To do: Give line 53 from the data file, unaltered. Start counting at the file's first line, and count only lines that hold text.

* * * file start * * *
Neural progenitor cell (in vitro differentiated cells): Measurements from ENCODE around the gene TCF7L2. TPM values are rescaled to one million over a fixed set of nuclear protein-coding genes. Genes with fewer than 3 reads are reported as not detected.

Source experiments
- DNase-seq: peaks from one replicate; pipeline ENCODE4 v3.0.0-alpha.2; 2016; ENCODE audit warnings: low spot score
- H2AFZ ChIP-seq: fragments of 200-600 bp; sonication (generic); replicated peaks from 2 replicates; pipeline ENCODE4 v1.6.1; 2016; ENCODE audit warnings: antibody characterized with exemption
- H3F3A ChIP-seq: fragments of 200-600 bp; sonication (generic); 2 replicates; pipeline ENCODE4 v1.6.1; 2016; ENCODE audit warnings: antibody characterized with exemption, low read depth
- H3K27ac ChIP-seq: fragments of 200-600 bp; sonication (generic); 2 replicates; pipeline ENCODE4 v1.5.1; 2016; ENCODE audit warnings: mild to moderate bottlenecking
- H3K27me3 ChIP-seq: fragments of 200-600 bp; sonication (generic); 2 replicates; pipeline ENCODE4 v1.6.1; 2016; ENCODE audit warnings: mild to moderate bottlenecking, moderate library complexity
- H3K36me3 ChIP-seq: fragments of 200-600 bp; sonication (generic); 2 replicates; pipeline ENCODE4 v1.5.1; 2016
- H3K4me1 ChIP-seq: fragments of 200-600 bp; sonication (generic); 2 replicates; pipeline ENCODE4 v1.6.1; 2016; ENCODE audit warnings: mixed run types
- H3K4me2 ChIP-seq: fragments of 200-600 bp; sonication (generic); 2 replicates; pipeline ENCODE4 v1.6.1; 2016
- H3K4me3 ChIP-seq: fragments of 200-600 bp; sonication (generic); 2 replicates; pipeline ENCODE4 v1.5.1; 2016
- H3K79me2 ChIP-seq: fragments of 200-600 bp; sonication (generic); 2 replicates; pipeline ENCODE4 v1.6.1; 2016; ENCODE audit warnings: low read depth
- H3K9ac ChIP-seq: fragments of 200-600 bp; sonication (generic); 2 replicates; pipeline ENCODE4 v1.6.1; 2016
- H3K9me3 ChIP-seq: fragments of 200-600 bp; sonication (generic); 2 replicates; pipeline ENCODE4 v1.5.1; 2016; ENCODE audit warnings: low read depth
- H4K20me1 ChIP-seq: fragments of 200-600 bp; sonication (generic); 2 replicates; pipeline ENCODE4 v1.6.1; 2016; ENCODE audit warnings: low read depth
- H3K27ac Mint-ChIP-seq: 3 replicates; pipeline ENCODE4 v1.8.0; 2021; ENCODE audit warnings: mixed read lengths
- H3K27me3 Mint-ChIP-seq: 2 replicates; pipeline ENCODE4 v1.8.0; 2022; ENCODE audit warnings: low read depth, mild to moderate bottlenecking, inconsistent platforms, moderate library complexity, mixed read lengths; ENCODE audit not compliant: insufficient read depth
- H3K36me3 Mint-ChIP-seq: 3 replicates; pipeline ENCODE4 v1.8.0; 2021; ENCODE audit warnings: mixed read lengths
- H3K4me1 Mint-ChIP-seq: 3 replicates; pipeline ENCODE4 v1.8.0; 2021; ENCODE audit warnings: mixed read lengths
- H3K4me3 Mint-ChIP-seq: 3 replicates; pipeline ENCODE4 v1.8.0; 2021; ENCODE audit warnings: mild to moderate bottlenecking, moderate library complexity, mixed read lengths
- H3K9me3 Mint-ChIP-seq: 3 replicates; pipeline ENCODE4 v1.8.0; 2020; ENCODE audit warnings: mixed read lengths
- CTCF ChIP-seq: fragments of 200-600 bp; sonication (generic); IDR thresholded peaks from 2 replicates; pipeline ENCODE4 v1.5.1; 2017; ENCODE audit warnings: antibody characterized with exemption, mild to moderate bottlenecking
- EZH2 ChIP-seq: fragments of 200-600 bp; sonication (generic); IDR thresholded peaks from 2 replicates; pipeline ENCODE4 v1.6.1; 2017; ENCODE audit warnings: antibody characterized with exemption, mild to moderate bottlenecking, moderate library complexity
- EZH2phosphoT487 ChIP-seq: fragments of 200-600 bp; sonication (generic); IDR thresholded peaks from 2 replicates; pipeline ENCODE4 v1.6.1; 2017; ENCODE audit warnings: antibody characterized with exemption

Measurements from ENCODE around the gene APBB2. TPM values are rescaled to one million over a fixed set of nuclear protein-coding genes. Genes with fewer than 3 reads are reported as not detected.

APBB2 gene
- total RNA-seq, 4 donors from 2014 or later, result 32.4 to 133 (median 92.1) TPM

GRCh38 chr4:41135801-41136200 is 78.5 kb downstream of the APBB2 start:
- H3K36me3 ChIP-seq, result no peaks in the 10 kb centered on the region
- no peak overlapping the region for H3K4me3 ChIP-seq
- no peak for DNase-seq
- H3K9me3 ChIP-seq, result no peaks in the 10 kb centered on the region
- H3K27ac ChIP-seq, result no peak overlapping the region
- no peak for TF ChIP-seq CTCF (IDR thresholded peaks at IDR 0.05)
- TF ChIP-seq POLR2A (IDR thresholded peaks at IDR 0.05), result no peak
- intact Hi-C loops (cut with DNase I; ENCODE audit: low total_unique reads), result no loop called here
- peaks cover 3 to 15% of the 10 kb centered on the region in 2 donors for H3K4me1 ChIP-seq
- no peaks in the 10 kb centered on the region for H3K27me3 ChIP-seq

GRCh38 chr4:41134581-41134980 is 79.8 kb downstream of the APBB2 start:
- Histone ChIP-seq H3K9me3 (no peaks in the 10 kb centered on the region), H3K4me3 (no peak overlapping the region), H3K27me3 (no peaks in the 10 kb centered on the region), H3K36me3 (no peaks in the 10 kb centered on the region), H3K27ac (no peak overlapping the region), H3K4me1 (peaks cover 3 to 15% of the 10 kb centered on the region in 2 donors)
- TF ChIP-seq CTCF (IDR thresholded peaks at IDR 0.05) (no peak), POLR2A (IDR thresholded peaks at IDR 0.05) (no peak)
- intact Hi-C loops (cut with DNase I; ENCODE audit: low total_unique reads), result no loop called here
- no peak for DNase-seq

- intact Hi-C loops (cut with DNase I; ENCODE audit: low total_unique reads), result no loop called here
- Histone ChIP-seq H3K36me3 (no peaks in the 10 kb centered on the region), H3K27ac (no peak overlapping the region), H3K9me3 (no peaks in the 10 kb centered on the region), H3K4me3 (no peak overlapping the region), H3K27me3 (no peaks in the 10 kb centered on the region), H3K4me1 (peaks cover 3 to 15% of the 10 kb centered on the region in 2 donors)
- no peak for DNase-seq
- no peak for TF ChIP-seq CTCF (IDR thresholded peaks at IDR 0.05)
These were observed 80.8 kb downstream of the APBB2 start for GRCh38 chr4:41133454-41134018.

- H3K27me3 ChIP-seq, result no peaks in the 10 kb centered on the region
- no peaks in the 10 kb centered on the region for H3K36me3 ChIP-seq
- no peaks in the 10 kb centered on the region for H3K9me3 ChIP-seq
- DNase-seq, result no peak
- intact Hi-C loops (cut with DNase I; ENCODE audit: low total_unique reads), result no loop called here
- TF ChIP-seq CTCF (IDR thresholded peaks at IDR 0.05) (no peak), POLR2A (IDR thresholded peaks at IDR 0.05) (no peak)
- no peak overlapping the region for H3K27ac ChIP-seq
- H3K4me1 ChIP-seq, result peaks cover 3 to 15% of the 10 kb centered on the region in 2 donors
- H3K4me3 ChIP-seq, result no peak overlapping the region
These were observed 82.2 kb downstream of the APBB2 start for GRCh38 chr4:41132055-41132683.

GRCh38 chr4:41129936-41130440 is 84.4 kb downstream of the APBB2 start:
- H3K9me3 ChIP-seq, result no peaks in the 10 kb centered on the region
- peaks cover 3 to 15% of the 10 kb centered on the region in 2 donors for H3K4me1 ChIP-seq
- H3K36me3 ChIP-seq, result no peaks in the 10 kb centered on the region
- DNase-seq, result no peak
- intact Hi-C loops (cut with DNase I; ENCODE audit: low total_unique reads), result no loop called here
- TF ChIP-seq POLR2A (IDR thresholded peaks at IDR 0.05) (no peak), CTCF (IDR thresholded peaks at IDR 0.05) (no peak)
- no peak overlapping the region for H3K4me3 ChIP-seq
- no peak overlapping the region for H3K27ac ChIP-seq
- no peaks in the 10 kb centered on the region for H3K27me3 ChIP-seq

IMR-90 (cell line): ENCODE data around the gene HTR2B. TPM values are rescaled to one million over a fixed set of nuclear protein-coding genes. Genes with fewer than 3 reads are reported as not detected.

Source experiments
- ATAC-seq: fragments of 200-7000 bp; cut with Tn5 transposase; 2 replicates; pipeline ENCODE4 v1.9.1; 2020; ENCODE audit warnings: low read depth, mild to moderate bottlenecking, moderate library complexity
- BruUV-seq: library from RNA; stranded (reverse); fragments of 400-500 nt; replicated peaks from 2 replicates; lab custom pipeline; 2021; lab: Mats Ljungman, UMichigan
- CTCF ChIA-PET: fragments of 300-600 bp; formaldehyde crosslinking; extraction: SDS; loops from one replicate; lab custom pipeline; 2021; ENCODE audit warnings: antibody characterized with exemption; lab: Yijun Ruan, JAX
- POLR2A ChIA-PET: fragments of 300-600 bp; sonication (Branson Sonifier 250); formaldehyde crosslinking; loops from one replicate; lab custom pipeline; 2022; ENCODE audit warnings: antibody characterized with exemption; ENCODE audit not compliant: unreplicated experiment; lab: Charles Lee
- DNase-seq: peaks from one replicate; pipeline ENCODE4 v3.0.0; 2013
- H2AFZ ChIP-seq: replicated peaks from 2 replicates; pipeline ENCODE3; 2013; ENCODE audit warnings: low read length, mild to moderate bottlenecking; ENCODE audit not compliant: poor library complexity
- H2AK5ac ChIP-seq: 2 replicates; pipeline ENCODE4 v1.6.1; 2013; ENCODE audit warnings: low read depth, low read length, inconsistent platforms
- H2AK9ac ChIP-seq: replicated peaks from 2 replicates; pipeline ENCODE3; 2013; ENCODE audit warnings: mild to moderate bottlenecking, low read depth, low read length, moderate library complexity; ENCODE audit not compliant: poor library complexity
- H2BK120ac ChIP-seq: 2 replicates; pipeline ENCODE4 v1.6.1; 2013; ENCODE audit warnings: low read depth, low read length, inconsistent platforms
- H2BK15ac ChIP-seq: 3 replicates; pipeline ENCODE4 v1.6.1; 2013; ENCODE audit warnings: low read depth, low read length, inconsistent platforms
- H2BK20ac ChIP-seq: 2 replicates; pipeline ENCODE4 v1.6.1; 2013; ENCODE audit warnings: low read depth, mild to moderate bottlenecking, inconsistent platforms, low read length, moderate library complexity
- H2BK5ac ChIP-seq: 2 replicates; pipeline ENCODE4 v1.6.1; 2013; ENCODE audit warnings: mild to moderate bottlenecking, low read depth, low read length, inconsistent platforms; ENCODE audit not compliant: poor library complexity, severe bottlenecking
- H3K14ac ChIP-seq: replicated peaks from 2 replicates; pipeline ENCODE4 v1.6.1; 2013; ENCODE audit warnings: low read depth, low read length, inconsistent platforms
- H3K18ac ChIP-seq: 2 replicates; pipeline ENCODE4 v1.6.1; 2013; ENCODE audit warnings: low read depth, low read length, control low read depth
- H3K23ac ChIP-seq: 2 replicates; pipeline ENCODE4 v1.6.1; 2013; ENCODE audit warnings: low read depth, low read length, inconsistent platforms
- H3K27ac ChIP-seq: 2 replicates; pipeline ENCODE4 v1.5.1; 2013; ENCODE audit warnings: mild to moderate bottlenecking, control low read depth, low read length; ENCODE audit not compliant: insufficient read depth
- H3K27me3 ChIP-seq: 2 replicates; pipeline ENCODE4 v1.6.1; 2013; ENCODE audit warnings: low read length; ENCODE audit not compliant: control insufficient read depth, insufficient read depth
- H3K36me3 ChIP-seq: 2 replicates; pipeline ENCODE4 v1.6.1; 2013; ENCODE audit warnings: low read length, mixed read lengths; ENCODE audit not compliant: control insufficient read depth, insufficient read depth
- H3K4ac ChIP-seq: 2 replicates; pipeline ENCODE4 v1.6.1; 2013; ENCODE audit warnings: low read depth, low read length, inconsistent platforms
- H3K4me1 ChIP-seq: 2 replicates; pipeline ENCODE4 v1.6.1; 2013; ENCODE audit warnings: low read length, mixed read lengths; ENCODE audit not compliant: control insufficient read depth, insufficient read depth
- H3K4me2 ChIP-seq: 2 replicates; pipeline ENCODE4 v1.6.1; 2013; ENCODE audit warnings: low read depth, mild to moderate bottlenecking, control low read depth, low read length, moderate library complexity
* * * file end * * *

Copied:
- intact Hi-C loops (cut with DNase I; ENCODE audit: low total_unique reads), result no loop called here